The Death of Innovation?

I spent a good chunk of my spring watching all six seasons of Lost, and now I’m not sure what to watch anymore. Apparently, I’m not alone, though, since there are actually blogs on the topic — but I still haven’t found anything worth my while. Below are some links to some of today’s stories that I found interesting, in case you missed them.

Yammer’s David Sacks now seems to think start-ups are on the decline since apparently there are not many viable ideas left in the universe. After all look at what the Valley has produced lately, which at times seems like more ways for people to waste time. Of course it’s easy for Sacks to lament now that he’s sold his company for $1.2 billion to Microsoft. (TechCrunch)

Social media is clearly here to stay, as those in the industry keep pointing to great examples of how it’s helped their companies and clients engage with their customer base. But it’s interesting to look at those sites that went public — where they are now versus where they were before their IPOs. Does this prove that there really isn’t a sustainable business model for social media? (Forbes)

It seems like Hulu might be joining the ranks of those media companies that have been involved in the fight over usability versus revenue. WIth the news that Jason Kilar may be out and the company will be restructured — likely in a big way — it remains to be seen how viewership is affected, particularly if and restrict access to their content. I’m interested to see how the television industry spins this. Will it be more proof that traditional networks are here to stay? (Variety)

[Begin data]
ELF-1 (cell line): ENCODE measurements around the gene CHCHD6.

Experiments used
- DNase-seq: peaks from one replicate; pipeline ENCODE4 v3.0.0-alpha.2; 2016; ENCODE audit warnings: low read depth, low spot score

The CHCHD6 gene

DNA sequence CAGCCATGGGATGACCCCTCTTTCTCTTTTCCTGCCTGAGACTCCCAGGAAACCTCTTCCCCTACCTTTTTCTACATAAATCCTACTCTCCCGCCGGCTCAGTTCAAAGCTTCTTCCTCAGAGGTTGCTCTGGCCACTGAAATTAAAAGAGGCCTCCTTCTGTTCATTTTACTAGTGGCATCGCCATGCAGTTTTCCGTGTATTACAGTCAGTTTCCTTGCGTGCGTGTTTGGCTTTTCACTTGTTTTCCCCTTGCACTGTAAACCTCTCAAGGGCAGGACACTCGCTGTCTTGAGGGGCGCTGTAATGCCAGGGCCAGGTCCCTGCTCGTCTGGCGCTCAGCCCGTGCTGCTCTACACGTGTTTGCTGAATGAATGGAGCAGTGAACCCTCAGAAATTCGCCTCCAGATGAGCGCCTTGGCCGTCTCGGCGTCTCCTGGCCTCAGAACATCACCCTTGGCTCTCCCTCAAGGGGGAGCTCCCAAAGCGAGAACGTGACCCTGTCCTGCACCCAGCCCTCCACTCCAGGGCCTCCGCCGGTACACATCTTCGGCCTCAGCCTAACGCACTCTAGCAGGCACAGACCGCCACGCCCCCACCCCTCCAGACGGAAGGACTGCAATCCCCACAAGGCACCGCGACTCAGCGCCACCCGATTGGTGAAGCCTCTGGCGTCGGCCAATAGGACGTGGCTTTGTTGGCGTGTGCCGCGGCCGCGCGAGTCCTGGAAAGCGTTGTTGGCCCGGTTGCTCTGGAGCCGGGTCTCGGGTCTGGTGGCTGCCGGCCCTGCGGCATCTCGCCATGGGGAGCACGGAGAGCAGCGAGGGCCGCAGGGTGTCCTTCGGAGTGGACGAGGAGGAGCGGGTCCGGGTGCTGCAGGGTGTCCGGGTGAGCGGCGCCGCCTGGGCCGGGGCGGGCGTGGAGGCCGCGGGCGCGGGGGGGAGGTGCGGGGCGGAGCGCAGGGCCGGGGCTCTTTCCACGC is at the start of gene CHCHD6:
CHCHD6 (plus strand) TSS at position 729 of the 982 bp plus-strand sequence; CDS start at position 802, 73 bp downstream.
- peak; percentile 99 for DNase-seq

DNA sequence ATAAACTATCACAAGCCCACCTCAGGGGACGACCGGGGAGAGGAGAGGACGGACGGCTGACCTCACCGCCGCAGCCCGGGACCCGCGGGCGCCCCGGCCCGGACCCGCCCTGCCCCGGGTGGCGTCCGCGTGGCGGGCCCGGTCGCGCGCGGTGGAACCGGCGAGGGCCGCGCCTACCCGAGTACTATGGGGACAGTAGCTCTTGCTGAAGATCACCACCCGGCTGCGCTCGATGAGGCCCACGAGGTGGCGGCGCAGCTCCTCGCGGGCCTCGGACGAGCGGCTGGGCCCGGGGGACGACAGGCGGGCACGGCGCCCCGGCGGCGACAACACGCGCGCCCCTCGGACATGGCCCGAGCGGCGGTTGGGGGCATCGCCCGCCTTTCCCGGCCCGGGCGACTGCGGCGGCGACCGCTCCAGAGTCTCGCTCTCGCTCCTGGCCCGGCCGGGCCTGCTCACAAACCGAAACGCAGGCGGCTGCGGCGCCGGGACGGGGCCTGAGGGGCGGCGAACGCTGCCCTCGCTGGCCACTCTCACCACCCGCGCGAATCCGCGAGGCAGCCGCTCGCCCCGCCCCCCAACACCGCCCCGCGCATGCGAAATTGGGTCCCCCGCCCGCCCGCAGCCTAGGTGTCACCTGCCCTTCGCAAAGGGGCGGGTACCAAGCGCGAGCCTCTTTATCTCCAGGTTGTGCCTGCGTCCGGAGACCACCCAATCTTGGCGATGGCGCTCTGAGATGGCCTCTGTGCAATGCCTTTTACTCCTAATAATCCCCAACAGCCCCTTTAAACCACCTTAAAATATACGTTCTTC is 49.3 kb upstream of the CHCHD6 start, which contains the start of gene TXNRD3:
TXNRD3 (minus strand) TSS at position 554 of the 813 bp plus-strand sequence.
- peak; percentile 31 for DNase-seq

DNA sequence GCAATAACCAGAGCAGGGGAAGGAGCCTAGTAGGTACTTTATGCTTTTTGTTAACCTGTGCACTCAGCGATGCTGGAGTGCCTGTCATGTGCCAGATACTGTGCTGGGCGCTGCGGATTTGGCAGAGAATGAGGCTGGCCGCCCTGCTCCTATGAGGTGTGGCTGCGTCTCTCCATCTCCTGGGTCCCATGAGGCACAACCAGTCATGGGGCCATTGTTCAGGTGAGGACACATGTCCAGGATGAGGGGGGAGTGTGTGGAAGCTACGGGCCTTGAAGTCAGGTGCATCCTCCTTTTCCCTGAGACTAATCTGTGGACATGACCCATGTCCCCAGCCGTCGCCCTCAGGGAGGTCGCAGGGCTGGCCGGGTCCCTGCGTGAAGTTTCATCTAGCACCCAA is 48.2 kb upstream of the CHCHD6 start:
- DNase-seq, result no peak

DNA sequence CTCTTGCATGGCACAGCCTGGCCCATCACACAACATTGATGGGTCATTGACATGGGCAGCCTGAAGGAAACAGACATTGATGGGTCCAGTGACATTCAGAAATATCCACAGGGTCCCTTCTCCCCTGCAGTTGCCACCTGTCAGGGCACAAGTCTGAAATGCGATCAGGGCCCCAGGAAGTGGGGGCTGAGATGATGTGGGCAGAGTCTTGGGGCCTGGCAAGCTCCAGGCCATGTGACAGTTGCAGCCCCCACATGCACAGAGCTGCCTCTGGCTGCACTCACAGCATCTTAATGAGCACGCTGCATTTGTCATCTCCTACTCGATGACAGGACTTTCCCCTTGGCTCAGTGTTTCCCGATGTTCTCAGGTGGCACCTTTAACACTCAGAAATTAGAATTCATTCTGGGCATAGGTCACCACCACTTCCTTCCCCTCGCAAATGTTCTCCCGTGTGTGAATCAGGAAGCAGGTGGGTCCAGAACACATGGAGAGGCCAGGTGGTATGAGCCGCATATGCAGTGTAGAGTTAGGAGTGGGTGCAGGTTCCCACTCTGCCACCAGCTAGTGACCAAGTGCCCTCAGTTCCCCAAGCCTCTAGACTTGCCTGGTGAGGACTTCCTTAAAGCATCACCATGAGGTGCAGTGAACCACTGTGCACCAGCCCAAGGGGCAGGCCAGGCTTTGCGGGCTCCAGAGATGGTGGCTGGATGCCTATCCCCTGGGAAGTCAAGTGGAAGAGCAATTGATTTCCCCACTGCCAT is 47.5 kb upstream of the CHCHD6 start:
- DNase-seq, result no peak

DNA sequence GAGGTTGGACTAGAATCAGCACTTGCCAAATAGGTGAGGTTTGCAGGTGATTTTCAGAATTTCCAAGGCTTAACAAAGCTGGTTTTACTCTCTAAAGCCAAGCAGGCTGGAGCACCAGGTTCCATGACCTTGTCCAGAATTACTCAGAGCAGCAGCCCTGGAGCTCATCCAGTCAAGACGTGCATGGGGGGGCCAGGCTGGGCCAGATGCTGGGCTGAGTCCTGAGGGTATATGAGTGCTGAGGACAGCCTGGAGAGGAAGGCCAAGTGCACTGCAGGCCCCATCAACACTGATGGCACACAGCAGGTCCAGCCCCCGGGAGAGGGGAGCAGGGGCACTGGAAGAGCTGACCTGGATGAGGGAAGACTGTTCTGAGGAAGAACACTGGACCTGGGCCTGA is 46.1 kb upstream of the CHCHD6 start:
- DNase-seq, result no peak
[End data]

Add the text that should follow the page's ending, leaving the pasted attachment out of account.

Marc Burstein, senior executive producer for special events at ABC News, noted that the network is back to the old days of “doing “gavel-to-gavel” coverage of the national conventions, around the clock. WIth so much talk about the Olympics and the lag time between the London coverage versus that in the U.S., it will be interesting to see how the networks use various their various collaborations and social media toolbox to attempt to stand above the rest. (Wall Street Journal)

I’m not much into comics, so the idea that Comic-Con is now the secret to marketing success is intriguing if not down-right well, comical. But this piece points to the five lessons for all marketing execs. I wonder whether we should stop with the cliche of these lists and start coming up with something that actually makes our brands stand apart from the pack. It’s like that weird table in high school where everyone who wanted to be alone sat together. (Fast Company)

Image via Shutterstock

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